Explore how our relationship with technology has blurred the lines between the real and the virtual; making our everyday lives feel increasingly like science fiction. Artists including James Bridle, Jon Rafman, Mark Leckey, Larissa Sansour and Ryan Trecartin, plus award-winning science fiction author China Miéville present works which explore how technology is creating new ways of living (and dying), of fashioning identities and the growth of cult-like communities.
The exhibition runs until 22 June, and you can (at least virtually) walk through it with Regine here.
There’s not much detail or documentation of Homo Sacer yet – though see the image above – but James promises a video clip soon. Meanwhile he explains:
The installation consists of a projected “hologram” in the entranceway to the gallery, of the kind increasingly found in airports, railway stations and government buildings. The hologram speaks lines from UK, EU and UN legislation, as well as quotations from government ministers, regarding the nature of citizenship in the 21st century, and how it can be revoked, which potentially fatal consequences.
Other artists have been inspired by Giorgio Agamben‘s discussion(s) of Homo Sacer too (and, for those who take the Latin stubbornly literally, Femina Sacra), of life knowingly and deliberately exposed to death. (If you want an artful preview of the final volume in Agamben’s series, The use of bodies, you can read Adam Kotsko‘s ‘What is to be done? The endgame of the Homo Sacer series’ here.) But back to art. There’s Ben Young‘s Homo Sacer (above), for example, philosopher-artist Adolfo Vásquez Rocca‘s Homo Sacer (below), and and Tarek Tuma‘s haunting Homo Sacer series of canvases showing the faces of suffering in Syria (see here and here), which almost viscerally captures the double meaning of ‘sacra’, sacred and accursed.
In a related vein, as I noted previously, there’s the State of Exception installation which showed what undocumented migrants abandoned as they crossed the US-Mexico border; first staged at the University of Michigan’s Institute for the Humanities, it’s currently at Detroit’s Museum of Contemporary Art. (The wall of backpacks conjures up an after-image of the suitcases on display at Auschwitz, and although they gesture in different directions – one where movement comes to a hideous full stop and the other where flight takes off – both are redolent of Agamben’s preoccupations). For a more wide-ranging view of States of Exception, see Angel Calabres‘s much earlier collaboration here, which trades on Agamben’s work to explore prison subjugation, torture and slaughter houses…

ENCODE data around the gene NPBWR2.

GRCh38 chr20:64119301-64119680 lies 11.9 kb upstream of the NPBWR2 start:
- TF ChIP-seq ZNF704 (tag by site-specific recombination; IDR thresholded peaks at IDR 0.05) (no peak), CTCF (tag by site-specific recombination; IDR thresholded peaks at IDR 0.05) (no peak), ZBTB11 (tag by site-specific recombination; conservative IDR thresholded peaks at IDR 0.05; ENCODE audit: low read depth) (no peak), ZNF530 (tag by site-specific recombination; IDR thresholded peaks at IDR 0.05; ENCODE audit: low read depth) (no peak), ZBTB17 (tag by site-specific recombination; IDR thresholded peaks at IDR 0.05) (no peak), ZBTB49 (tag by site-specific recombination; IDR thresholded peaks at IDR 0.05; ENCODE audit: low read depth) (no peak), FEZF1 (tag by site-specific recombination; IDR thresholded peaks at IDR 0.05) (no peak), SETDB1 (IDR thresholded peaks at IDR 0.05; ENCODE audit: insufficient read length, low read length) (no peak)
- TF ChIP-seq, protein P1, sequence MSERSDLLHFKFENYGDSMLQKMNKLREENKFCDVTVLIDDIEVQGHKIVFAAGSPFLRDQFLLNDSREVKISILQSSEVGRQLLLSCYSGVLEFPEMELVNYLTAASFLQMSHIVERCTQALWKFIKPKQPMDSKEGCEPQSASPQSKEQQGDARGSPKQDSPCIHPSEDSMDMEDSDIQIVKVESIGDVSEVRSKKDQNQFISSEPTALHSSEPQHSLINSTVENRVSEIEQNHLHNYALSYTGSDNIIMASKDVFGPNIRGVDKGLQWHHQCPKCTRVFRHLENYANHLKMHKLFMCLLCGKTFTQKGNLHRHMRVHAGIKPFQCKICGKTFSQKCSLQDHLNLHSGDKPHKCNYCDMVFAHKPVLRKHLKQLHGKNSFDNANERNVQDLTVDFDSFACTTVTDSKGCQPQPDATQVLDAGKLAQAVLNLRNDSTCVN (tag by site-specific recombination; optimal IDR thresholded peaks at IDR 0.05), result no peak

And this in turn brings me (back) to Abdelali Dahrouch‘s installation, Homo Sacer (2009) (below), which is a meditation on the waterboarding of ‘enemy combatants’ by the CIA:
Agamben’s work has inspired not only visual artists. There’s Christoph Winkler‘s dance-work Homo Sacer, for example, now ten years old, which tanzjournal described like this:
The choreographer has truly succeeded in formulating a position that is both an aesthetic and ethical one. Life may be a sacred possession – in the face of sanctioned (war) crimes it becomes a disposable commodity. Dance cannot intervene in this state of affairs. But it can champion life, by displaying it in its vulnerability. Homo Sacer is not only in this respect Winkler’s most impressive piece to date.
And Frankfurter Rundschau like this:
One after another, the other seven dancers climb out of the resting niches. All look distraught in the glaringly lit space, whose angularity contrasts with the fragile bodies. Following abrupt impulses, the dancers break out of themselves, only to quickly fall back into the frozen pose. Humans fleeing and hesitating in the same moment, developing an icy atmosphere of vulnerability … But in the following choreographic sequence, in which the dancers seem to be wrestling with themselves as if the truth were strangling them in its grasp, is a brilliant scene in which the ensemble intertwines and connects into complex structures that, only moments later are again severed. Energy shoots up like suddenly occurring memories – symbolizing the sudden convulsion of that very “base existence”…
All sorts of artworks have been used on the cover of Agamben’s texts, of course, and they can be revealing too: I know it’s often wrong to judge a book by its cover (but not always), and my favourite essay in Geographical imaginations is in fact my reading of the cover of David Harvey‘s The condition of postmodernity. In any case, it’s interesting to track movements in the other direction and to see how artists engage with texts – particularly if you believe that artwork is part of the research/investigative/analytical process rather than merely one of its products.